To sum up; I went to experts for an opinion on an issue of health. The professionals in their field used the best available information, current science and historic evidence to determine that I was facing a life and death emergency. I chose to take the advice of the experts and believe that inaction would likely have dire consequences (for me at least) and that emergency measures that would cause some short-term pain, would greatly increase the odds of me getting to see my children grow up.
Happily, capable people were mobilized, emergency measures were taken and all went well, in that after several months I once again had an intact and fully functional digestive system and I am now able to happily watch my grandchildren growing up.
So, what has changed in the ensuing 25 years? Many things of course, but the change that I find the most disconcerting, apart from the sags and wrinkles, is climate change. Twenty-five years ago, while the science was not new (the “Galileo” of climate change science was John Tyndall in 1859) I knew nothing about it and would certainly never have believed it was, or would be considered an emergency in my time. And yet here we are in 2019 with thousands of scientists from every first world country and every national academy of science and every true scientific organization engaged in climate science, telling us that we are causing the sixth great extinction and facing an existential crisis for our global civilizations resulting from human caused climate change.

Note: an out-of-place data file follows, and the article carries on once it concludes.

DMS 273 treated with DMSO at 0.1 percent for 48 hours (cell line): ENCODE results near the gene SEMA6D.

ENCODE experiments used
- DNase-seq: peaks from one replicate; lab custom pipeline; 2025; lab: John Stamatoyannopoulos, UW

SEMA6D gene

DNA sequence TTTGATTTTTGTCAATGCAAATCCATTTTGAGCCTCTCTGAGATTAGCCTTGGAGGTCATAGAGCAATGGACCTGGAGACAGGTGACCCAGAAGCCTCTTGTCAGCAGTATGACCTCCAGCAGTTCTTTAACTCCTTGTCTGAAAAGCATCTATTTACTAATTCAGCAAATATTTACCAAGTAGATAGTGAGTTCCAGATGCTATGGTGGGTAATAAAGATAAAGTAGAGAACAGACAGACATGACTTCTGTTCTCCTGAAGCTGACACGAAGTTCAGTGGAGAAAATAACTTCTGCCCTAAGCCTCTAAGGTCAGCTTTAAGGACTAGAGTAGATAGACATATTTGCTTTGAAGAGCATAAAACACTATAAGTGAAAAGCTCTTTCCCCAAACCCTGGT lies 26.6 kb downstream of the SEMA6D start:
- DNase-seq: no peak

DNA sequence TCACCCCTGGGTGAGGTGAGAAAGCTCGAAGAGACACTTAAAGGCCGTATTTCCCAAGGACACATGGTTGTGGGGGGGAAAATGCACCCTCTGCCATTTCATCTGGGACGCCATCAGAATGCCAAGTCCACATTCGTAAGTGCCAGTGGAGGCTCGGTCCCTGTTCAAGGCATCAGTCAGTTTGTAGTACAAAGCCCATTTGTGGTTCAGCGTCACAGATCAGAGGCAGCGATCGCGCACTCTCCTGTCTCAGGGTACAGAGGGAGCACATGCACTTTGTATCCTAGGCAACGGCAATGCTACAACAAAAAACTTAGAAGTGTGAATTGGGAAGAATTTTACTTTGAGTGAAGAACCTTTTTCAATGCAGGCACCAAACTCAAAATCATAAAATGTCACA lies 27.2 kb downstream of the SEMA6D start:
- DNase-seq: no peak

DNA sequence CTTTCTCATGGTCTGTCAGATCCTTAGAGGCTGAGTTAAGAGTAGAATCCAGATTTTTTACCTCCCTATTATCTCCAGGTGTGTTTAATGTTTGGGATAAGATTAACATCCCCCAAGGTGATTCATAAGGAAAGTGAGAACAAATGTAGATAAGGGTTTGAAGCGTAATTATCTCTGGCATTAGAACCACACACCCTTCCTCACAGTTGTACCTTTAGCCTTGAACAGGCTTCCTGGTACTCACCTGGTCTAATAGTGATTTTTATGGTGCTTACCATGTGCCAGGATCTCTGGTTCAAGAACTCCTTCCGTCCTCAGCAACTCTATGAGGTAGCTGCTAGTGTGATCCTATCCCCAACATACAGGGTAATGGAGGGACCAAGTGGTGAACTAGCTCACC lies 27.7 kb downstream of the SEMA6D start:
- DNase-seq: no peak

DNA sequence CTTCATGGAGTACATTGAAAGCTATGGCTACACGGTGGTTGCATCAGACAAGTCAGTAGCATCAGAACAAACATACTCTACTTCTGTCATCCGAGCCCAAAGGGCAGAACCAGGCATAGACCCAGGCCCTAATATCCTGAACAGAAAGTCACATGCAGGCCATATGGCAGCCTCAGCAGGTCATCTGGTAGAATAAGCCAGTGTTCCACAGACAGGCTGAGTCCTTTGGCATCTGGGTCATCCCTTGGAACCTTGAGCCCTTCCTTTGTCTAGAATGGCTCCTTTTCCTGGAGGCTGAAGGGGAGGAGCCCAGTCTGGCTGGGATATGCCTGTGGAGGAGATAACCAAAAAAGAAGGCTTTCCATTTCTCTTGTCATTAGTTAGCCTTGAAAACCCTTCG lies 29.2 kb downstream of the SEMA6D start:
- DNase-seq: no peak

The comparison that I am trying to draw is between how an informed person of average intelligence behaves in the face of an existential emergency and how we as an informed, intelligent society are choosing to behave in the face of an emergency that affects not only us but everything and everyone we love.